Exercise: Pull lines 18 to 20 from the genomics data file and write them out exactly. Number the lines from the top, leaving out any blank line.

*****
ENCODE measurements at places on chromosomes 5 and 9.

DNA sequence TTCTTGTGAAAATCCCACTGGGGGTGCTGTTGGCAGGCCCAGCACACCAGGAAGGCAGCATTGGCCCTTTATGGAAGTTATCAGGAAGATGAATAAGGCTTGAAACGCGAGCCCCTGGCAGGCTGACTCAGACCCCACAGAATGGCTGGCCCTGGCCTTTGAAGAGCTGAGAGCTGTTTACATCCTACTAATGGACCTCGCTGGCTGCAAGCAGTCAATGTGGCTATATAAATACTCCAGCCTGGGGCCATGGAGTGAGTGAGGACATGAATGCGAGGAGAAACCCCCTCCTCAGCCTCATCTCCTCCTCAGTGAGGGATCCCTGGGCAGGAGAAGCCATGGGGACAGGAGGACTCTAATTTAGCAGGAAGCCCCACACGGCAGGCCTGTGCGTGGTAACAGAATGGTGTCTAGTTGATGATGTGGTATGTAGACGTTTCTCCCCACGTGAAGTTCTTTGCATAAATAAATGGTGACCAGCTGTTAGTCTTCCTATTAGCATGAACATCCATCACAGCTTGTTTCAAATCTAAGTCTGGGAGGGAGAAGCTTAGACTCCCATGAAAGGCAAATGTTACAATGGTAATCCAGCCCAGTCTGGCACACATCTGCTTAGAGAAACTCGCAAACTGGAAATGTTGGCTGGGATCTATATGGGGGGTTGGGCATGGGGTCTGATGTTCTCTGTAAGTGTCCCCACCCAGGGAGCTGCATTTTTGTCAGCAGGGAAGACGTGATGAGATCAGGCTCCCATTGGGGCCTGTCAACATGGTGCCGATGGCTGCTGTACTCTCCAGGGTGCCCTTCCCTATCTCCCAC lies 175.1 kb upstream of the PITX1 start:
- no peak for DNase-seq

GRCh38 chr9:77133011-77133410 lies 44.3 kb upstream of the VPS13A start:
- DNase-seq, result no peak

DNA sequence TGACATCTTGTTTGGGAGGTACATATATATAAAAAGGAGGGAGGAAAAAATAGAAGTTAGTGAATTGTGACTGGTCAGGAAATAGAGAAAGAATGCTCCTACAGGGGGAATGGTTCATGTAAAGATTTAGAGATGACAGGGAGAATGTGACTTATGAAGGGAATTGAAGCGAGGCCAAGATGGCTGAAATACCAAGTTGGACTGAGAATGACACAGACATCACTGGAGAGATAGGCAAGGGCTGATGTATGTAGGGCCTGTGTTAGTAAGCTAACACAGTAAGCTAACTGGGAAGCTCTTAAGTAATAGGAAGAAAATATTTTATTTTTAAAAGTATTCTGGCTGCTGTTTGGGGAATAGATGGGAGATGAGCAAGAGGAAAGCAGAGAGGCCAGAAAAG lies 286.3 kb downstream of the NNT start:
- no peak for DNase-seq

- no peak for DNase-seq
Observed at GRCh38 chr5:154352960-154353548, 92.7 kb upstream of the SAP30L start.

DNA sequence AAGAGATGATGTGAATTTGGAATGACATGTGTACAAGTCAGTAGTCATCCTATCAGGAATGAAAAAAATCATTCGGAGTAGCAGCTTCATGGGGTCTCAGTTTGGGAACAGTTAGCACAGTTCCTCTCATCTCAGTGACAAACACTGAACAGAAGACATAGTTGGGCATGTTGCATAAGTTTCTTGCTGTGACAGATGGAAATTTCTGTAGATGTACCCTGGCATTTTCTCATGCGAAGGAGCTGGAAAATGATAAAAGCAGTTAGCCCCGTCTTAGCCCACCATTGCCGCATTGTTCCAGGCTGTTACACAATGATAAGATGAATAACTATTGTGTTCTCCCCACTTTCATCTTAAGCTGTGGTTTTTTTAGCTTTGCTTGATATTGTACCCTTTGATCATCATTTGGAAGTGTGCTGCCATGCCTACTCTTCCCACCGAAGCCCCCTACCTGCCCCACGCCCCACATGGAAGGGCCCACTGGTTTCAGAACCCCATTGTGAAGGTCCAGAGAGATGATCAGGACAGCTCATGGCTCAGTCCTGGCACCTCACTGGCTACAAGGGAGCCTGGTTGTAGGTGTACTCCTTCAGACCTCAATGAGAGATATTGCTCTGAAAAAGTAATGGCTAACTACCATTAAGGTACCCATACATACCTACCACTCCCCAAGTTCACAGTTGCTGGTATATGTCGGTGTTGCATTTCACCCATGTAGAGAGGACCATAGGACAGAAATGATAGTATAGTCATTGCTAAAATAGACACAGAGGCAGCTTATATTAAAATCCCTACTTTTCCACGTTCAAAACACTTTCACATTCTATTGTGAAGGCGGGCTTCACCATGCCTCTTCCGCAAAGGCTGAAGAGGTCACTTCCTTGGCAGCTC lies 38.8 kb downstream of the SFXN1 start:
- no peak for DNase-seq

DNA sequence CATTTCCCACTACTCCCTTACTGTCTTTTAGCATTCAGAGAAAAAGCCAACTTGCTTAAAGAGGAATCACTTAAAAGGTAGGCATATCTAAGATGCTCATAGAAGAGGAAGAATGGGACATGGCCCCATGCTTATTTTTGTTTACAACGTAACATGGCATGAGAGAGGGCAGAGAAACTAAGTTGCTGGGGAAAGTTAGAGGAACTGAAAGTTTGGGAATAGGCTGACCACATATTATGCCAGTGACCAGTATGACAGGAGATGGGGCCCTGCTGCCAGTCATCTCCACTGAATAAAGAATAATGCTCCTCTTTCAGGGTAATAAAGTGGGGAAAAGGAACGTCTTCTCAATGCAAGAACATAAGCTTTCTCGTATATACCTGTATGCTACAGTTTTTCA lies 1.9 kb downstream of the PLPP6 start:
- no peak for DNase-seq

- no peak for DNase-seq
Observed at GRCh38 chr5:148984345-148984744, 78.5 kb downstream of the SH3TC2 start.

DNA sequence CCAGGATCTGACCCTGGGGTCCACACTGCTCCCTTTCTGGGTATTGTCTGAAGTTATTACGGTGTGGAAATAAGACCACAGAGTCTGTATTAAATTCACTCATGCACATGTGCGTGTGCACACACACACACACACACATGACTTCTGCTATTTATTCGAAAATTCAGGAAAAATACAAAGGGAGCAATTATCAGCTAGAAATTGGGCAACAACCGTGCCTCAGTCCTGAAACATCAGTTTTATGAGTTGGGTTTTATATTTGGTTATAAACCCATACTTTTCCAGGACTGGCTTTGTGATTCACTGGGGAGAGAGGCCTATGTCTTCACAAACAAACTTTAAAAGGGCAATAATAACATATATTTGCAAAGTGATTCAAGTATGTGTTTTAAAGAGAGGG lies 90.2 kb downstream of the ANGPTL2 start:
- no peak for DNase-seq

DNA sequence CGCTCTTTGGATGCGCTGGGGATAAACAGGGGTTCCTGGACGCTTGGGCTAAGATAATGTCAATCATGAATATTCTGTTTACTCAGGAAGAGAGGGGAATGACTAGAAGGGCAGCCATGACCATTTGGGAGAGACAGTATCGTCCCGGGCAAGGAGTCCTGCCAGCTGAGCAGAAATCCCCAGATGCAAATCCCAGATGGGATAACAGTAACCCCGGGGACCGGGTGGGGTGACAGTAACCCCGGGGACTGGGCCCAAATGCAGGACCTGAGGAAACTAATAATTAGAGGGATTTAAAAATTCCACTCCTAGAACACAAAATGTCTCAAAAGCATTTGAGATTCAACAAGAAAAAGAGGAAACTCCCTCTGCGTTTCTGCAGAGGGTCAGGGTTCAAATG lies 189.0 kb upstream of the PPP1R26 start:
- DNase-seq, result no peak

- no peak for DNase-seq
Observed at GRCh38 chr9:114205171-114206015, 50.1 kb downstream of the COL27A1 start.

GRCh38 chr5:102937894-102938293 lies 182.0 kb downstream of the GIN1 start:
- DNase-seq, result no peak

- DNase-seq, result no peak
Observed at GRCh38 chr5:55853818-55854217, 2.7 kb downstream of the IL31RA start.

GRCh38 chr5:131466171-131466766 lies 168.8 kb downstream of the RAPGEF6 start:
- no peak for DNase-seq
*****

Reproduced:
DNA sequence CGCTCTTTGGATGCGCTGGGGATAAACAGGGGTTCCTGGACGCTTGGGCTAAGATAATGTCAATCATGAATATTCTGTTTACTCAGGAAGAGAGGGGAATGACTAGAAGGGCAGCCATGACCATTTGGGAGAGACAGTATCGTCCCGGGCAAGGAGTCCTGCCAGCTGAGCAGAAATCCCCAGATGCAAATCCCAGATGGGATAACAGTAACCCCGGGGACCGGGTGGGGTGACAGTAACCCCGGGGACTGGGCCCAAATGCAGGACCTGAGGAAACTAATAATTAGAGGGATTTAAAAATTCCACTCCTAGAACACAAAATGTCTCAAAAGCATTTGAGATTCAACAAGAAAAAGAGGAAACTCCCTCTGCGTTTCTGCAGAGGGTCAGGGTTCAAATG lies 189.0 kb upstream of the PPP1R26 start:
- DNase-seq, result no peak

- no peak for DNase-seq